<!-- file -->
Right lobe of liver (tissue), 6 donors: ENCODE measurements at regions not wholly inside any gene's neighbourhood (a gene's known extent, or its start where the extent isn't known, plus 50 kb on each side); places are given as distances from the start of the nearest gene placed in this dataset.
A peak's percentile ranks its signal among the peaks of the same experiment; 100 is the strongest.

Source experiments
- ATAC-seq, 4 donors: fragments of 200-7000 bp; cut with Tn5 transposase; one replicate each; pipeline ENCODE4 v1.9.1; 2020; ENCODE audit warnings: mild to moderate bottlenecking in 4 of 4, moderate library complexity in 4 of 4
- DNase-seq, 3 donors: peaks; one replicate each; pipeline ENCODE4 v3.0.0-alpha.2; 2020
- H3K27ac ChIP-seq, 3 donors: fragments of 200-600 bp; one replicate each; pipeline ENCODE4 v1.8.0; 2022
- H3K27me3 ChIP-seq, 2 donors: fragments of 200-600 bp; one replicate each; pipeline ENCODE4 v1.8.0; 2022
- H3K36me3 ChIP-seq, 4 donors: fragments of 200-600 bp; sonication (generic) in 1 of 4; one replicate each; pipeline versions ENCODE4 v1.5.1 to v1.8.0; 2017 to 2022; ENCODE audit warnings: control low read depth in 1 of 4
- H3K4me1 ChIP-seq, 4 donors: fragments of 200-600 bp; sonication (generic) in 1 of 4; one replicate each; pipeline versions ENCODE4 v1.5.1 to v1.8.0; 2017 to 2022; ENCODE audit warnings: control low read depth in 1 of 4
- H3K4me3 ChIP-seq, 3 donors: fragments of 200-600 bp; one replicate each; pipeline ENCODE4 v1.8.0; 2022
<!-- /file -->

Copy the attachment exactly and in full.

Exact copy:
Right lobe of liver (tissue), 6 donors: ENCODE measurements at regions not wholly inside any gene's neighbourhood (a gene's known extent, or its start where the extent isn't known, plus 50 kb on each side); places are given as distances from the start of the nearest gene placed in this dataset.
A peak's percentile ranks its signal among the peaks of the same experiment; 100 is the strongest.

Source experiments
- ATAC-seq, 4 donors: fragments of 200-7000 bp; cut with Tn5 transposase; one replicate each; pipeline ENCODE4 v1.9.1; 2020; ENCODE audit warnings: mild to moderate bottlenecking in 4 of 4, moderate library complexity in 4 of 4
- DNase-seq, 3 donors: peaks; one replicate each; pipeline ENCODE4 v3.0.0-alpha.2; 2020
- H3K27ac ChIP-seq, 3 donors: fragments of 200-600 bp; one replicate each; pipeline ENCODE4 v1.8.0; 2022
- H3K27me3 ChIP-seq, 2 donors: fragments of 200-600 bp; one replicate each; pipeline ENCODE4 v1.8.0; 2022
- H3K36me3 ChIP-seq, 4 donors: fragments of 200-600 bp; sonication (generic) in 1 of 4; one replicate each; pipeline versions ENCODE4 v1.5.1 to v1.8.0; 2017 to 2022; ENCODE audit warnings: control low read depth in 1 of 4
- H3K4me1 ChIP-seq, 4 donors: fragments of 200-600 bp; sonication (generic) in 1 of 4; one replicate each; pipeline versions ENCODE4 v1.5.1 to v1.8.0; 2017 to 2022; ENCODE audit warnings: control low read depth in 1 of 4
- H3K4me3 ChIP-seq, 3 donors: fragments of 200-600 bp; one replicate each; pipeline ENCODE4 v1.8.0; 2022